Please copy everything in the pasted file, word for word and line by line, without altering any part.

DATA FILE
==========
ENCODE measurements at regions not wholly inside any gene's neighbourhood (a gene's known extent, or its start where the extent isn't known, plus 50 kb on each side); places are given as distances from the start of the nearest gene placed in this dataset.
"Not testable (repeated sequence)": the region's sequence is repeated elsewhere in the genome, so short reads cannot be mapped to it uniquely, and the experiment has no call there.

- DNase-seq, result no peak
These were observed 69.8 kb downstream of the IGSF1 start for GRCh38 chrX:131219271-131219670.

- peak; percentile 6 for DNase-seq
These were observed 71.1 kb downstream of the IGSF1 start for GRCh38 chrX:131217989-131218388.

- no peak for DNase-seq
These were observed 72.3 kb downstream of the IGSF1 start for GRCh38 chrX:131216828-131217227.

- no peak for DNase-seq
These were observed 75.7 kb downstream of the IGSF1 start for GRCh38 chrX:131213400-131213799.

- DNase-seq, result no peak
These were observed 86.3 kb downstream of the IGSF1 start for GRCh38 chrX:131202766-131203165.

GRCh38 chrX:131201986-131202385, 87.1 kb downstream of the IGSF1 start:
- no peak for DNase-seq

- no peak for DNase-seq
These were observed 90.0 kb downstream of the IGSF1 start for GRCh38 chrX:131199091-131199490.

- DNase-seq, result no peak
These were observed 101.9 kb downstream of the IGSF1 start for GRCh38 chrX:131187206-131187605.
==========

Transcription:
ENCODE measurements at regions not wholly inside any gene's neighbourhood (a gene's known extent, or its start where the extent isn't known, plus 50 kb on each side); places are given as distances from the start of the nearest gene placed in this dataset.
"Not testable (repeated sequence)": the region's sequence is repeated elsewhere in the genome, so short reads cannot be mapped to it uniquely, and the experiment has no call there.

- DNase-seq, result no peak
These were observed 69.8 kb downstream of the IGSF1 start for GRCh38 chrX:131219271-131219670.

- peak; percentile 6 for DNase-seq
These were observed 71.1 kb downstream of the IGSF1 start for GRCh38 chrX:131217989-131218388.

- no peak for DNase-seq
These were observed 72.3 kb downstream of the IGSF1 start for GRCh38 chrX:131216828-131217227.

- no peak for DNase-seq
These were observed 75.7 kb downstream of the IGSF1 start for GRCh38 chrX:131213400-131213799.

- DNase-seq, result no peak
These were observed 86.3 kb downstream of the IGSF1 start for GRCh38 chrX:131202766-131203165.

GRCh38 chrX:131201986-131202385, 87.1 kb downstream of the IGSF1 start:
- no peak for DNase-seq

- no peak for DNase-seq
These were observed 90.0 kb downstream of the IGSF1 start for GRCh38 chrX:131199091-131199490.

- DNase-seq, result no peak
These were observed 101.9 kb downstream of the IGSF1 start for GRCh38 chrX:131187206-131187605.